Nicolas Jaar Sirens Other People
Since his head-turning debut album Space is Only Noise in 2011, Nicolas Jaar has put his name to a lot of different music: partnering with Dave Harrington as Darkside, producing sleek club tracks (last year’s slinky Fight on R&S), curating soundtracks (Pomegranates) and releasing various avant-garde offerings via his label Other People.
It’s an impressive body of work, but still, it’s been half a decade since Jaar released a full-length solo album. And so even amongst this plethora of music, Sirens feels like an important milestone; a way of gauging how far this prodigious and prolific Chilean composer and producer has come since Space is Only Noise blew people’s minds with its combination of dark, dappled rhythms and otherworldly melodies.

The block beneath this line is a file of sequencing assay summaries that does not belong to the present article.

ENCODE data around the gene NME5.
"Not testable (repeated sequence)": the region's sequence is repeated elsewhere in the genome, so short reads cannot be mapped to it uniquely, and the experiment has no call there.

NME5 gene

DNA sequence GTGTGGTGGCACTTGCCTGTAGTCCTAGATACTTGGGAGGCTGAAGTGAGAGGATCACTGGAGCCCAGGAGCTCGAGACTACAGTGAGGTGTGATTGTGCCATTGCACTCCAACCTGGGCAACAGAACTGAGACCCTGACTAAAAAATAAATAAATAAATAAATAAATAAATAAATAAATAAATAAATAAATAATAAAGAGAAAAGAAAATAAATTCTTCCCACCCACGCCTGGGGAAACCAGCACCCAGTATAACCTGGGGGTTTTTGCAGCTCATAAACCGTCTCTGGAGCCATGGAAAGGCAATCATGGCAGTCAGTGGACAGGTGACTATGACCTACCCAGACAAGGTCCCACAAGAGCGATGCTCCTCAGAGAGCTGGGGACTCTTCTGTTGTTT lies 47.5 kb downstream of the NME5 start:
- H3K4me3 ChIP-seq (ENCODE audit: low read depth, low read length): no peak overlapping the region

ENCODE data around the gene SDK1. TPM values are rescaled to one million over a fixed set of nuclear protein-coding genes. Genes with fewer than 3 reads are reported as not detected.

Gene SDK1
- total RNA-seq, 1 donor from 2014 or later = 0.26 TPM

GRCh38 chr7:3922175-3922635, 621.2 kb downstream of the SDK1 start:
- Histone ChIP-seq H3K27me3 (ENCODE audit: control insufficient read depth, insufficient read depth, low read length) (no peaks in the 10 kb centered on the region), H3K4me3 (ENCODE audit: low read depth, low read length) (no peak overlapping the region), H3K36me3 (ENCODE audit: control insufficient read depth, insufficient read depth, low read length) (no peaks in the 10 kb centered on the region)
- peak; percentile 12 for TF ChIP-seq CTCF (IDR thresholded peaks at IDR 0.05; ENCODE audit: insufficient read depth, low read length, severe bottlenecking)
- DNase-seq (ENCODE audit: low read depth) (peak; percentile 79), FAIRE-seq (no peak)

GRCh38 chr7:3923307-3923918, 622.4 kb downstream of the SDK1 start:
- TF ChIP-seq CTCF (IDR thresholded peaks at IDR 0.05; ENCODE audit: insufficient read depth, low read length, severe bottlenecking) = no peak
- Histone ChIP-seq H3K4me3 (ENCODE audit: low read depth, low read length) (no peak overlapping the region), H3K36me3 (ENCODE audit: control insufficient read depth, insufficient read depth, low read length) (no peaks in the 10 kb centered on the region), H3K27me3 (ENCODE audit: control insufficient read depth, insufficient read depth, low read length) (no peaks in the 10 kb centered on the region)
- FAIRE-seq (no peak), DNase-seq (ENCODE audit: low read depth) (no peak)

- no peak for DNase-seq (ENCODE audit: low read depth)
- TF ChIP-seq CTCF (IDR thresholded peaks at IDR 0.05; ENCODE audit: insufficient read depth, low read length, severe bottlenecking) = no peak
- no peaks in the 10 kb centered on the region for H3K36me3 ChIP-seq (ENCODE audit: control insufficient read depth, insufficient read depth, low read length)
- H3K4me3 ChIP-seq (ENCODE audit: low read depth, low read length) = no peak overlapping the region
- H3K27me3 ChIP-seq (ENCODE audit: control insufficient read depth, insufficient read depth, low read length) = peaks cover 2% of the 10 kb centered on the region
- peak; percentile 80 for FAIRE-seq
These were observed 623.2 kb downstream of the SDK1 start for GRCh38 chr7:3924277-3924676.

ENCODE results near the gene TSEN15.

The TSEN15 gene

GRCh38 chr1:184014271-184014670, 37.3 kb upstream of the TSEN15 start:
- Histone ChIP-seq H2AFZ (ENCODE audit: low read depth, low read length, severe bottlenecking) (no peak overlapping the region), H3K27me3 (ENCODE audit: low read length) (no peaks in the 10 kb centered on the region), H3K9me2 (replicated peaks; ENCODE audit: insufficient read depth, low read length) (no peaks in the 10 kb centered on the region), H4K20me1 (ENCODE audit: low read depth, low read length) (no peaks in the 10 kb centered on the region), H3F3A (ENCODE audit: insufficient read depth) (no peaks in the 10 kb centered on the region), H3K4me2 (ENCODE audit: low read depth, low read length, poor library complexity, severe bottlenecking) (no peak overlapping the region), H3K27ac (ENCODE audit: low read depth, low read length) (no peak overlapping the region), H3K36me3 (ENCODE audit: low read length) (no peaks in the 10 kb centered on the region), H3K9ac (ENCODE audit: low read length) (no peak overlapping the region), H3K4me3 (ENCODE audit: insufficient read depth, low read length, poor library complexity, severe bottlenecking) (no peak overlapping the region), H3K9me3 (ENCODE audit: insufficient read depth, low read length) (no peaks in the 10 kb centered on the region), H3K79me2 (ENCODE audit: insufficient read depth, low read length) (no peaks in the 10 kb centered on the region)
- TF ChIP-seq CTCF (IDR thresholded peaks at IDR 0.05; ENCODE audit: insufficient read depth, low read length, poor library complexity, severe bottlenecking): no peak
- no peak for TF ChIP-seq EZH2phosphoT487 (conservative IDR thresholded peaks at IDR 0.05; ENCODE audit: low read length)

Sirens opener Killing Time continues pretty much exactly where Space… left off: Jaar’s delicate and ghostly falsetto settling into the sinews of an aquatic melody, and shuffling percussion. Next up is a slightly jarring change of pace: The Governor. With an almost gonzo take on a bluesy, rock ‘n’ roll riff at its centre, the track evolves into more familiar territory (squawking saxophones and a dislocated piano melody) but is a slight misfire in an album that is otherwise consistently, challengingly excellent. The simple vocal repetition on No floats ethereally across a gentle, spectral dub under-belly, and the unsettling, looming Three Sides of Nazareth is not a million miles away from a cautious, careful Zomby composition. Sirens is another exemplary album from an artist with a depth, maturity and prolific back-catalogue that confirms Jaar, at the age of 26, has established himself as a significant figure in the world of experimental electronic music.